Underdog is a new spot in town that's only been open for a few weeks. It’s a bottle shop and wine bar with an eclectic list focused on small producers — some classic and some new winemakers. I’m a big fan of their selection of Veyder Malberg, which is a really amazing Austrian producer of Riesling and Gruner. They also have a fantastic selection of red Burdgundys and Rhone. Their food is Korean-inspired and delicious. The bites we had were outstanding. I look forward to going back to Underdog over and over again.

For a tried-and-true wine spot, go get in line at Birdie’s(Editor’s note: It just won Restaurant of the Year in the 2023 CultureMap Austin Tastemaker Awards). Don’t worry, it moves fast. Husband/wife team Tracy Malechek and Arjav Ezekiel run one of my favorite restaurants in Austin. Both the menu and the wine list are always. I asked Arjav to share a little insight into his wine program:

“The list changes all the time, and we’re really thoughtful about the wines we serve. We put the same effort into sourcing our wines as Tracy does with her ingredients in the kitchen, and we take a lot of cues from the weather. In the summer, we have more rosé, white, sparkling, and orange wines. In the winter, the whites become more full-bodied with more reds on the list,” he says.

“It’s a thoughtful blend of classic producers and new, fun, young guard. Too many wine lists pick a side, and it was important to us to build a list of things we’re excited about — whether it’s a cool new natty producer or a Burgundy that’s farmed correctly and been around for 100 years. We want our program to be a bridge for drinkers, introducing something new no matter what styles they typically drink.”

If you’re looking for a place you can hang out and drink wine all day or if a magnum is your speed at 12:30 pm, Lolo is your spot. It’s a killer wine shop and bar on the East side of Austin with all natural wines. The staff is very knowledgeable and can recommend anything from Pet Nats to orange wines to your large formats of happiness. Pro tip: if you have afternoon meetings, schedule them here! If you’re trying to avoid meetings, this is also the place to be.

Enough about wine! Here are two other spots that you should definitely check out.

Uptown Sports Clubis Aaron Franklin and James Moody’s new restaurant, and it’s essentially always open. Walk-ins only, 8am-2am. Here you’ll find great po-boys and gumbo, a strong cold seafood selection, and the cocktails are fantastic. Don’t come here to watch sports. The only TV in the building is an 8-inch tube TV showing black and white baseball reruns from the ‘70s.

Este is the new Mexican seafood spot from the Suerte team. Chef Fermin Nuñez has this place humming. The menu has delightful treats like seafood towers and tostadas, grilled seafood (whole turbo is a must!), and don’t sleep on the Camarones “El Ricas.” It’s the messiest dish on the menu, and it’s Chef Fermin’s favorite. It’s mine as well. The wine list rocks, too!

Enjoy Austin! Keep it weird.


Contact our Wine Guy via email at chris@chrisshepherdconcepts.com.

Chris Shepherd won a James Beard Award for Best Chef: Southwest in 2014. Last year, he parted ways with Underbelly Hospitality, a restaurant group that currently operates four Houston restaurants: Wild Oats, GJ Tavern, Underbelly Burger, and Georgia James. The Southern Smoke Foundation, a non-profit he co-founded with his wife Lindsey Brown, has distributed more than $10 million to hospitality workers in crisis through its Emergency Relief Fund.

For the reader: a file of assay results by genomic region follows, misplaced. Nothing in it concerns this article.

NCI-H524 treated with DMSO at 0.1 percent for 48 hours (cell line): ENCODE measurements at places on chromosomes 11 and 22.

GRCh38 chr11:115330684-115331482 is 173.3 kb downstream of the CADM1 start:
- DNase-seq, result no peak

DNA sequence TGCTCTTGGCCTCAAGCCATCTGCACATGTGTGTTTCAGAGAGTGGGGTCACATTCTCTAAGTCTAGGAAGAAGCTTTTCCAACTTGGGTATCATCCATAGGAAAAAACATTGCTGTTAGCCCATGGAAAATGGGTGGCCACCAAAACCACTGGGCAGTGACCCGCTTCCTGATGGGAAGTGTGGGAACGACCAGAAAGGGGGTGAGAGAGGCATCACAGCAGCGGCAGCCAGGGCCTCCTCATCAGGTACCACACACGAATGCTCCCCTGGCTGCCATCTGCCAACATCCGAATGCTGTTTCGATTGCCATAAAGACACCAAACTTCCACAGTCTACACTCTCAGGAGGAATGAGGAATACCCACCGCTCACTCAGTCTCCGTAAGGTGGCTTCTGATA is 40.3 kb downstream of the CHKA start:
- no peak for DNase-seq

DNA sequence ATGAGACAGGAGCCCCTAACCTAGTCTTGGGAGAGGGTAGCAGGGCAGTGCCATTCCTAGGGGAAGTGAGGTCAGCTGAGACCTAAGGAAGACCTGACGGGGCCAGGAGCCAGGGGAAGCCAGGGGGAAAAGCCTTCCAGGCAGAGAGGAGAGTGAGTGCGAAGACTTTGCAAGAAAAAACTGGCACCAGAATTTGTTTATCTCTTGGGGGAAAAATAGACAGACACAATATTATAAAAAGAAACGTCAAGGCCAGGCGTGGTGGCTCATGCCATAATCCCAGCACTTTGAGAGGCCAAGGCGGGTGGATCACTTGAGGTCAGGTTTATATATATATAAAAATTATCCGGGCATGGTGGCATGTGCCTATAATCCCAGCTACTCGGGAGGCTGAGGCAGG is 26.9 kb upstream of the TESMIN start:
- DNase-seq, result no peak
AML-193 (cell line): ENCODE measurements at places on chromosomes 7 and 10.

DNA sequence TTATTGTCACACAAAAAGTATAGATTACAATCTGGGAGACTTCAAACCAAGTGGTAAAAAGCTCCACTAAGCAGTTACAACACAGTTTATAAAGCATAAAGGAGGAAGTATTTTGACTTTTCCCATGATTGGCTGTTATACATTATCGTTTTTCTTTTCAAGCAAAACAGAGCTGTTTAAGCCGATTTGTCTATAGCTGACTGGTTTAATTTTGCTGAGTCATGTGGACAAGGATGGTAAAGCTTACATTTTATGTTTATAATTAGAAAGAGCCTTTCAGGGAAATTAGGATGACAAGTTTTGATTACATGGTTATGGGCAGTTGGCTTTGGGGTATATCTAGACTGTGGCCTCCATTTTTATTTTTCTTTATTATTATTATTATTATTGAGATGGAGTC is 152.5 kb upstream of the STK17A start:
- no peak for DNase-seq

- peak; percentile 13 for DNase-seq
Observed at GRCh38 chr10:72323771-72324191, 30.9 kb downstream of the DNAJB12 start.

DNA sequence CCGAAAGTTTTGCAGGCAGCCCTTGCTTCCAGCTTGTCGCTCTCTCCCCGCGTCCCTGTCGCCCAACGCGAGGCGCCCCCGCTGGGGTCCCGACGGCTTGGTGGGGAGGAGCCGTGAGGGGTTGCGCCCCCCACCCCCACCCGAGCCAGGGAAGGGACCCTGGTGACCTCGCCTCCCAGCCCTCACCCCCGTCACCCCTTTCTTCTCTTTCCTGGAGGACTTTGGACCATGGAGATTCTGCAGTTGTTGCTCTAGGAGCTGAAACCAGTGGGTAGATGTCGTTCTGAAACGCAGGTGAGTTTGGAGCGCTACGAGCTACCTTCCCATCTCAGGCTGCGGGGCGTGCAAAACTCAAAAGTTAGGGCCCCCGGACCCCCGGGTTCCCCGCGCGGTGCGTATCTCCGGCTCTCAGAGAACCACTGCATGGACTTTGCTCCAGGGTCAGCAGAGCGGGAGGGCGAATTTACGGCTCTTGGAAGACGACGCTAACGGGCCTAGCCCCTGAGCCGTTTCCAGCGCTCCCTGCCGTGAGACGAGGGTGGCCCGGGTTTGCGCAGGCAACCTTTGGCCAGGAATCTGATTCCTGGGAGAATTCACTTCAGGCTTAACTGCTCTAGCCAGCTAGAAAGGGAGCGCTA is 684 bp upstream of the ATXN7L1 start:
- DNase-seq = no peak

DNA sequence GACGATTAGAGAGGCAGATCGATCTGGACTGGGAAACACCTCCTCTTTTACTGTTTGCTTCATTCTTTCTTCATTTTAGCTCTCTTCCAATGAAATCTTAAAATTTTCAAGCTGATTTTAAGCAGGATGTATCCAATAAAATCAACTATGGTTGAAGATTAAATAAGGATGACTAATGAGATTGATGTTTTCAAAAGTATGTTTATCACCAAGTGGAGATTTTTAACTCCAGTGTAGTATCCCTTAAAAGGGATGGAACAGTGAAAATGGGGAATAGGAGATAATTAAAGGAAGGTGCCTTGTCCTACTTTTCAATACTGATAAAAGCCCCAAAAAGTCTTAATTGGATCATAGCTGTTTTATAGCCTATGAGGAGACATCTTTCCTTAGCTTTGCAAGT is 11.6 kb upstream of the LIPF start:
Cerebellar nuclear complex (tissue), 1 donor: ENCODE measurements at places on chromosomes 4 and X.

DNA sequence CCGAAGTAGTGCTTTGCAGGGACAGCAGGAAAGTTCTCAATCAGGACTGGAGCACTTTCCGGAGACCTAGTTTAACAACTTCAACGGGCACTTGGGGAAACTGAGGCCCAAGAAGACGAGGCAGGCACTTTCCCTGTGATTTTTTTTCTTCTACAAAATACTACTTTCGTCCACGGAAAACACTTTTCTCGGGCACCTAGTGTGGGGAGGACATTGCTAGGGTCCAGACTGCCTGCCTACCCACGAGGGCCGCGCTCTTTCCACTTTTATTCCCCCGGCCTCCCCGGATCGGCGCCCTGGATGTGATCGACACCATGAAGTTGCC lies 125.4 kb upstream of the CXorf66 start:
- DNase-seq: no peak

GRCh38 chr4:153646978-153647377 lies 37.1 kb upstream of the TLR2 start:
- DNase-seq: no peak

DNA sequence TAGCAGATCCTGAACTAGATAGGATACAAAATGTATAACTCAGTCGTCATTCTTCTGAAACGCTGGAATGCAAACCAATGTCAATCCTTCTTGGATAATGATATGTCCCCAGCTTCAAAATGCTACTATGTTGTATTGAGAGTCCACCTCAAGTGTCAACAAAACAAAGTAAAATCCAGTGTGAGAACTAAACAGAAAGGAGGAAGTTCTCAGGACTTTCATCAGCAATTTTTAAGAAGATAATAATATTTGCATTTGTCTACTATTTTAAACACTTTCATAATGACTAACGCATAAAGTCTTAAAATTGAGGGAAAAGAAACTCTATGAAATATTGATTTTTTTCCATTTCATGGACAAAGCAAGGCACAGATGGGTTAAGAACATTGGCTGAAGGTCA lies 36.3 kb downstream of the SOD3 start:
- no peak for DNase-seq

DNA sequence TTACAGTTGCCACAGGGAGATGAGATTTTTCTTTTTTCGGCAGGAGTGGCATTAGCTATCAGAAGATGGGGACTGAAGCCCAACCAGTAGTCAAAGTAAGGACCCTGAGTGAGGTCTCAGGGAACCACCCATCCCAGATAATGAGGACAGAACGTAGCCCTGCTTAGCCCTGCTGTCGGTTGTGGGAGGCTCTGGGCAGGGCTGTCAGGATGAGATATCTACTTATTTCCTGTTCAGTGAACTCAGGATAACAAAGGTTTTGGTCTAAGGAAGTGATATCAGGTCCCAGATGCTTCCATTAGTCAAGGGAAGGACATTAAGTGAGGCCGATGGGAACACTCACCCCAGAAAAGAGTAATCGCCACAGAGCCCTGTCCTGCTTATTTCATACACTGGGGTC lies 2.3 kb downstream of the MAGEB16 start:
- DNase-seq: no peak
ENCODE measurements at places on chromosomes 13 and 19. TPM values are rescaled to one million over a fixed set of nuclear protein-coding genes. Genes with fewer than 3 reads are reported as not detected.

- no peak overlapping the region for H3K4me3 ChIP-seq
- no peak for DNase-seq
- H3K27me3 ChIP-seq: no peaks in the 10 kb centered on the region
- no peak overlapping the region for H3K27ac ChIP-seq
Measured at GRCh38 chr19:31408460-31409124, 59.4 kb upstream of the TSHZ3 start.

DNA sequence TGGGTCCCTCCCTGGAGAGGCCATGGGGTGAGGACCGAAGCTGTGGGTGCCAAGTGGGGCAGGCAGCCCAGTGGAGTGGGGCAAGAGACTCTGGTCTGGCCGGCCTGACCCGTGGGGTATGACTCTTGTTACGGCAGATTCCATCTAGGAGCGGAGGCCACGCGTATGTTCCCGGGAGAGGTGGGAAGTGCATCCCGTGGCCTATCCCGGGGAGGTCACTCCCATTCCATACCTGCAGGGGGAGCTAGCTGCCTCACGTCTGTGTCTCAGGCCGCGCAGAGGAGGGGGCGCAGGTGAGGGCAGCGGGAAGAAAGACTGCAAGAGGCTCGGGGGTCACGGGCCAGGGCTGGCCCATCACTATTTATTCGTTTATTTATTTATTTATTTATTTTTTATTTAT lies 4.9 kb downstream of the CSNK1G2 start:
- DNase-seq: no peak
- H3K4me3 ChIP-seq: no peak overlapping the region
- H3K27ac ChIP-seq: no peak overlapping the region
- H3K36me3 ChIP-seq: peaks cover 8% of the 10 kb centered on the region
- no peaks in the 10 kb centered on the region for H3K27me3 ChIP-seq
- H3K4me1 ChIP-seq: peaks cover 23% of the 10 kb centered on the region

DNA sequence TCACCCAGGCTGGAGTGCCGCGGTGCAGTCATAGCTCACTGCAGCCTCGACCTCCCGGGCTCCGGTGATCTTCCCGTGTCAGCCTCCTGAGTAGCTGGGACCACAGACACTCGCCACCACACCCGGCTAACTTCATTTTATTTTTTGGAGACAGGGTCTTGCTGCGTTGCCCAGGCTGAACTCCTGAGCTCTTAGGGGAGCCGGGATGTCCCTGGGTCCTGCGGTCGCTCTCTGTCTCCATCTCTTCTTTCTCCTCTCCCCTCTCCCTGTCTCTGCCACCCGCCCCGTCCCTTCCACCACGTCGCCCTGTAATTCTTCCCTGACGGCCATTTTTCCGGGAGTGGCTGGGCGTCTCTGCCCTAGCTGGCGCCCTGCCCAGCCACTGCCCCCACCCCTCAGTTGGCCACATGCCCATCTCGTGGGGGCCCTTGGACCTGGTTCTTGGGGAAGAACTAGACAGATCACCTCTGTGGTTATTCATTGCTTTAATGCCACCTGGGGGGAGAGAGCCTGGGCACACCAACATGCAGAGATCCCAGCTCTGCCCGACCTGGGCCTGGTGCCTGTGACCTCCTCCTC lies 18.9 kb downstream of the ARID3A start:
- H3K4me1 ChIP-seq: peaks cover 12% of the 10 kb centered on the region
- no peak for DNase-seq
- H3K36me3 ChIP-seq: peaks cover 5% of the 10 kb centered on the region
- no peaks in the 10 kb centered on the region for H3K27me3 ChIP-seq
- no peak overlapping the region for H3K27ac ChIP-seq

June's All Day
Photo courtesy of June's All Day

June's All Day is one of Chris's favorite spots in Austin.

New summer concert series brings Nashville to Margaritaville Lake Resort

Tunes on the Lake

What's better than enjoying a concert al fresco, a warm summer breeze coming in off the lake while you sip a refreshing beverage and gaze at the sunset?

Not much, and Margaritaville Lake Resort on Lake Conroe knows it. That's why it's debuting the Nashville Nights Summer Concert Series, bringing in a rising star from the contemporary county music world each month from June through September.

Here's the lineup:

Sunday, June 4: Gracee Shriver
A contestant on season 17 of the NBC hit television show The Voice, Shriver was also chosen as part of Oklahoma's "Women of Song Project." Her latest song has even made it onto the Women of Country's Spotify playlists.

Sunday, July 2: Abby Anderson
Anderson has a knack for blending new-age tones and personal, heartfelt storytelling with catchy pop melodies. In 2018, Pandora recognized her as a Country Artist to Watch. That same year, Country Music Television named her to its "18 for 2018" list and "Next Women of Country Class," alongside Ashley McBride.

Sunday, August 6: Chris Ruediger
Although originally from Boston, Ruediger's signature country sound has scored big in Nashville. The legendary Bruce Springsteen and Tim McGraw are influences on his music.

Saturday, September 30: Love and Theft
Stephen Liles and Eric Gunderson have had two top hits, including the No. 1 "Angel Eyes" and No. 10 "Runaway." In addition, the talented duo has garnered more than 3 billion radio impressions, over 300 million plays on Pandora, and is nearing 3 million music video streams for their critically acclaimed "Whiskey on My Breath."

"We are thrilled to have such an outstanding lineup of musical talent ready to perform for our guests as they sit back and claim their personal 'license to chill' this summer," says Tom Faust, the resort's vice president of sales and marketing.

Each concert takes place at 7 pm in Palm Court.

If you'd like to book a room — remember, all the rooms are suites here — to return to after the concert, Margaritaville Lake Resort is offering 30 percent off for all concertgoers. You can lock in that special discount here.

For more information about Nashville Nights and to purchase your tickets, head here.

Margaritaville Lake Resort women with tropical drinks

Photo courtesy of Margaritaville Lake Resort

Grab a tropical cocktail for the concerts.